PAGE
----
Peptic Ulcer Disease and Non Ulcer Dyspepsia Diet

Author: Frank W. Jackson, M.D.

Purpose

A diet that avoids stomach irritants is for those patients who suffer from symptoms of peptic ulcer disease or non-ulcer dyspepsia. In peptic ulcer disease, the patient has one or more ulcers in the stomach or duodenum (the first part of the intestine beyond the stomach). Non-ulcer dyspepsia refers to these same symptoms but without the presence of an ulcer. These symptoms, which include discomfort or burning in the upper abdomen, often occur an hour or so after eating and may be relieved by milk, food, or antacids. In the past, diet was considered very important in treating ulcers. Now physicians know that foods do not actually cause an ulcer. There are a few foods, however, that can aggravate ulcer symptoms or delay healing.

Nutrition Facts

Depending on individual food selection, this diet meets the National Research Council’s Recommended Dietary Allowances (RDA).

Special Considerations
  1. Items most frequently associated with gastric discomfort include the following: black pepper, red or hot pepper, chili powder, caffeine, regular and decaffeinated coffee or tea, alcohol, cocoa, chocolate, cola beverages, citrus fruits and juices, fatty and fried foods, tomato products, and peppermint. These should be eliminated from the diet unless specifically allowed by the physician and/or dietitian. Additional adjustments may be made according to individual tolerances.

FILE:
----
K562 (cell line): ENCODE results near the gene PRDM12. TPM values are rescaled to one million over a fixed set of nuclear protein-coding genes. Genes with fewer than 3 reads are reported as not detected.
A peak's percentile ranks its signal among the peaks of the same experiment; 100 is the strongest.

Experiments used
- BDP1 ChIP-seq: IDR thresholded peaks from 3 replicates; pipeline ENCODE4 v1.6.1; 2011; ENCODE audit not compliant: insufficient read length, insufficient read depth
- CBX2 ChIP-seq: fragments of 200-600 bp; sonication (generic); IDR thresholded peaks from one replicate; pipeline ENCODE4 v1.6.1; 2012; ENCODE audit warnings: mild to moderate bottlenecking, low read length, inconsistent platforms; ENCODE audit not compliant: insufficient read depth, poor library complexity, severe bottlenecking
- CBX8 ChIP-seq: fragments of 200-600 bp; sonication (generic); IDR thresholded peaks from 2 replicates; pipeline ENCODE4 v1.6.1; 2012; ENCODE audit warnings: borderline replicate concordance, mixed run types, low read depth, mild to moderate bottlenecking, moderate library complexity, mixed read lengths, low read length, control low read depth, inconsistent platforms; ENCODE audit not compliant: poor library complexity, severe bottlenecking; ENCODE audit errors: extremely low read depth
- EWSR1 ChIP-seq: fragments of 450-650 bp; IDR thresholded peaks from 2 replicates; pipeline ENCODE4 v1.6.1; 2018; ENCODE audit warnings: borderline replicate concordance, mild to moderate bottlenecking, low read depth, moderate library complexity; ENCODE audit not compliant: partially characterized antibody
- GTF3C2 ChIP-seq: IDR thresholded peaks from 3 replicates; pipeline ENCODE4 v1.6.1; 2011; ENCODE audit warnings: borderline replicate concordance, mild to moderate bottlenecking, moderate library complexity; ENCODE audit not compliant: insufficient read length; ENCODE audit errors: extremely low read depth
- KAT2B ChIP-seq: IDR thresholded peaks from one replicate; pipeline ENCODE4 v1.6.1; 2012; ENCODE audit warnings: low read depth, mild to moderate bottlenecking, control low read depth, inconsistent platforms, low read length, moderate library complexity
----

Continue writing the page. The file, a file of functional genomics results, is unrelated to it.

2. Chew food thoroughly.
  3. Eat in a leisurely manner in a calm, relaxed atmosphere. Chew and swallow food slowly.
  4. Reduce or stop cigarette smoking. Smoking delays ulcer healing.
  5. Do not eat within two hours of bedtime.
  6. Omit any particular food that causes discomfort.
  7. If there is an ulcer, do not use aspirin, aspirin-containing combination medicines, or certain arthritis medications (non-steroidal anti-inflammatory drugs or NSAIDS). ibuprofen (Motrin), Advil, and Aleve are NSAIDS. These can cause ulcers and delay or prevent ulcer healing.
  8. Use antacids as needed. Keep in mind that magnesium-containing antacids can cause diarrhea.
Sample Menu
Breakfast Lunch Dinner
  • apple juice 1/2 cup
  • oatmeal 1/2 cup
  • toast 1 slice
  • skim milk 1 cup
  • margarine 1 tsp
  • sugar 1 tsp
  • jelly 1 tsp
  • salt 1/4 tsp
  • cream of potato soup 3/4 cup
  • broiled chicken patty 3 oz
  • bun
  • tossed salad
  • low-fat dressing
  • mustard 1 tsp
  • peaches 1/2 cup
  • skim milk 1 cup
  • salt 1/4 tsp
  • apricot nectar 1/2 cup
  • baked fish 3 oz
  • mashed potatoes
  • 1/2 cup
  • green beans 1/2 cup
  • bread 1 slice
  • vanilla pudding
  • 1/2 cup
  • margarine 1 tsp
  • salt 1/4 tsp
This Sample Diet Provides the Following
Calories 1934 Fat 70 gm
Protein 84 gm Sodium 3762 mg
Carbohydrates 249 gm Potassium 2968 mg

© Frank W. Jackson, M.D.